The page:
While this code is functional, it’s not particularly suitable for high-volume data collection: it’s just too computationally intensive. Using an offline DLP solution like the cracked Card Recon is ideal. If you recall the massive Target data breach from last year, pragmatically validating 70 million payment cards is best done outside any compromised network.

    Going back to the POS RAM scraper with cracked Card Recon software, I discovered that the DLP tool identifies (using IIN) the following cards: AMEX, Discover, Diners Club, JCB, Visa, MasterCard and Test/Others. The “Test/Others” checks the numeric string is Luhn-valid, but doesn’t map it to any specific card brand.

    I used an online fake credit card number generator to generate different brands of Luhn-valid credit card numbers and then used the Card Recon DLP tool to scan my drive for valid credit card numbers. (It should be noted that the DLP tool only validates the payment card number and not the entire Track 1 and 2 data.)

    Figure 2. Cracked Card Recon tool

    The tool incorrectly identified some Python libraries as containing Luhn valid test credit card numbers, which supports the point I made previously about regexes misfiring and collecting garbage data. To a carder the full package: account number, expiry dates, CVC1/CVV1 codes found in Track 1 & 2 are extremely important. Combined, these fetch a higher price in the underground carder marketplace compared to the card number alone. They use regexes to collect both Track 1 and 2 data, and validating the captured card numbers theoretically implies that the rest of the data is valid as well.

    Figure 3. Files detected by Card Recon
    (Click image to enlarge)

    One may then ask: is all this information valued equally in the underground marketplace? Surprisingly, the answer is no, and it all has to do with supply and demand.

    Our recent revisit of the Russian underground showed how the price of credit cards in the underground marketplace has declined over the years. However, the variation in prices of different brands of credit cards still exists. Checking various carder sites I found some representative prices for “validated” US -based credit cards:

    Table 1. Card prices (per card, in US dollars)

    Two things to take away from this. First, buying credit card data in bulk reduces the unit price, in some cases by up to 66%. Secondly, the unit price of Discover and AMEX cards is higher than the unit price of Visa and MasterCard cards.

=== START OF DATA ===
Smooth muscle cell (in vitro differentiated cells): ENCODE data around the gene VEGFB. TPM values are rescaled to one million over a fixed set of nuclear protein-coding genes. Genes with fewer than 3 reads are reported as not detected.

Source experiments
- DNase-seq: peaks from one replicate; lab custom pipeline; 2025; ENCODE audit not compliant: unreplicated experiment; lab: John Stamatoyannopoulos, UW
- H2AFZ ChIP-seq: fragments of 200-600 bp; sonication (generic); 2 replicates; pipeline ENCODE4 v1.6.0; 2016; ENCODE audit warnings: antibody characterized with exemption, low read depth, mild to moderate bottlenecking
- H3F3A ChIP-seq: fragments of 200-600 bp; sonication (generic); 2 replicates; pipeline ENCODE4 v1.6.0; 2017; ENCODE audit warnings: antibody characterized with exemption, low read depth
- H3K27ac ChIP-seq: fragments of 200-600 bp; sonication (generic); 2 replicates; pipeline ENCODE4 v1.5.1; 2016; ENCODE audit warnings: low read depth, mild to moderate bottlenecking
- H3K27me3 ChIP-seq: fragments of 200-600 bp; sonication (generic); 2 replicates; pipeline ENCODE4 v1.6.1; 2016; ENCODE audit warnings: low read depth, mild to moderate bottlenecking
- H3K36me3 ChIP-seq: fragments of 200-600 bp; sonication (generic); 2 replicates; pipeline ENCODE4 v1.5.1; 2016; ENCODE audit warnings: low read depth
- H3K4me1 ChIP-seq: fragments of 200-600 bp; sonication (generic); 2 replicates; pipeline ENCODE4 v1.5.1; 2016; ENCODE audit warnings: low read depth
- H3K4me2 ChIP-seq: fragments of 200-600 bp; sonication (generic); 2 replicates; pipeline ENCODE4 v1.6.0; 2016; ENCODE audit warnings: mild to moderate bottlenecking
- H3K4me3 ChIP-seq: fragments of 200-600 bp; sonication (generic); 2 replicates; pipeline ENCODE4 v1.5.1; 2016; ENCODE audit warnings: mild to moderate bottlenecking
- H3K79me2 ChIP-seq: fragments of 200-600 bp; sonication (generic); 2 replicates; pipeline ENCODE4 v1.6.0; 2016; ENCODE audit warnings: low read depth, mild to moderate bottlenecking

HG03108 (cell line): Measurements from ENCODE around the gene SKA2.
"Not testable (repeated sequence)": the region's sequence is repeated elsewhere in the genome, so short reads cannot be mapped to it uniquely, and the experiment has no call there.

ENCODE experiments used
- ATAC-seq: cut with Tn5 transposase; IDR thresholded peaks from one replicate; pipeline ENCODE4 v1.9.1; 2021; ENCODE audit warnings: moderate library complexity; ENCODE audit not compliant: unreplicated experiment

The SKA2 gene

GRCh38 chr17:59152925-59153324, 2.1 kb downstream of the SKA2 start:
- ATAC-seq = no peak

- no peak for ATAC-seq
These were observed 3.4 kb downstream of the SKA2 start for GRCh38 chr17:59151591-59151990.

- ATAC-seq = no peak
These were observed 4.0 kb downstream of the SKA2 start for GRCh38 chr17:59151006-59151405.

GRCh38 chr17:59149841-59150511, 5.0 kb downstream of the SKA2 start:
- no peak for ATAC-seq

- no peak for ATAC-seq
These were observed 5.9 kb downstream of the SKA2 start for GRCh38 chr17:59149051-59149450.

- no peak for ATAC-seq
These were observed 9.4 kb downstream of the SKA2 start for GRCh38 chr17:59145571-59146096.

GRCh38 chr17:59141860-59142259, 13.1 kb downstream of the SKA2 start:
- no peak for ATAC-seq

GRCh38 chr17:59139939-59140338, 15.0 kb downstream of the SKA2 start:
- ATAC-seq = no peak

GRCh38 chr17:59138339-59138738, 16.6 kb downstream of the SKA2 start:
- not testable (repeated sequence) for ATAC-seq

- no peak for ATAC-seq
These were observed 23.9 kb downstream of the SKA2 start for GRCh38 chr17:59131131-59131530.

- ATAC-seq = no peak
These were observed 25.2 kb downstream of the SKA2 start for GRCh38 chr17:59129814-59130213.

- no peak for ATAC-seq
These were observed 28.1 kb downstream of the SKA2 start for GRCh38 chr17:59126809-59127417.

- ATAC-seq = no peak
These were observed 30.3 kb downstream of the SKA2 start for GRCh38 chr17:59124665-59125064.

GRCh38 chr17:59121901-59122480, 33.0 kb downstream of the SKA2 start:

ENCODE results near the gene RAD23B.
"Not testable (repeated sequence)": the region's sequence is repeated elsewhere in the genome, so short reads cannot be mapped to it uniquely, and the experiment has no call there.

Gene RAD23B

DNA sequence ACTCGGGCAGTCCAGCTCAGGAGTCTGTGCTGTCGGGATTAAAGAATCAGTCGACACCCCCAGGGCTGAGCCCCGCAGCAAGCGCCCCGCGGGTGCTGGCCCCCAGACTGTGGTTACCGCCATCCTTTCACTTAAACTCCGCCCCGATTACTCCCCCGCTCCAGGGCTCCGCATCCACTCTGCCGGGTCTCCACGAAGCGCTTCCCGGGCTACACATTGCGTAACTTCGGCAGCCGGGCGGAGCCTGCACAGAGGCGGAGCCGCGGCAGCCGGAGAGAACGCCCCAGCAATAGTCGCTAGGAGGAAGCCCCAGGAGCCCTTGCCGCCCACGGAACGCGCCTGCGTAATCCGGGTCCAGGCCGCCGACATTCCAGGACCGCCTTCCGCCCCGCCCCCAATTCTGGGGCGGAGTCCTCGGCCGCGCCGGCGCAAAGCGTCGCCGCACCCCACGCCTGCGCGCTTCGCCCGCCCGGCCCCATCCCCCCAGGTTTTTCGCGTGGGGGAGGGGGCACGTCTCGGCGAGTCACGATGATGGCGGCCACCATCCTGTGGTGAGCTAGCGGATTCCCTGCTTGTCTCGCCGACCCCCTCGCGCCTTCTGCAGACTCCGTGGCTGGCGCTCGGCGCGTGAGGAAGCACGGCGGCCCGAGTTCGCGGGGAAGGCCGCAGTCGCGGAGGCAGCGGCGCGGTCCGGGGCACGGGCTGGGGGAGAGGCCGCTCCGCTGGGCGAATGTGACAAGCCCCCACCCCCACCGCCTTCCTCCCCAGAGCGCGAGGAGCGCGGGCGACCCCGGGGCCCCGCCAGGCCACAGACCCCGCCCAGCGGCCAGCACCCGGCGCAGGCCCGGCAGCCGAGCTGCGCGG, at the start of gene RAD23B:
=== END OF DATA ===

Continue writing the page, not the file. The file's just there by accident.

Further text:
This is because AMEX and Discover card data are harder to come by compared to the commonly found Visa and MasterCard card data; rarer data costs more. Unfortunately, I failed to find good reasons as to why AMEX and Discover card data is seen as more lucrative than Visa and MasterCard card data. Is it because compromised AMEX and Discover cards are less likely to be detected? Do they carry larger credit limits? They are accepted with a higher level of confidence? We can’t say for sure.

    From this investigation we conclude:

    • POS RAM scraper malware regexes used to collect Track 1 and 2 data are observed to be computationally lightweight. This may be to cope with the high volume of data being processed, and to remain stealthy. Exceptions to this obviously exist, but the mainstream RAM scraper families generally don’t implement Luhn validation in code.
    • Card data validation is usually done offline on the exfiltrated data using readily available hacked/cracked DLP tools e.g. Card Recon or using homebrew tools. In addition to validation, the carders also separate out the different card brands.
    • Different card brands have different unit prices in the underground carder marketplace based on availability and demand.

    Update as of 12:35 AM PDT, June 4, 2014

    Ground Labs, the publisher of Card Recon, has released a blog post discussing the modified versions of their software used by cybercriminals. They reiterated that legitimate copies of Card Recon should only be downloaded from their website or their partners.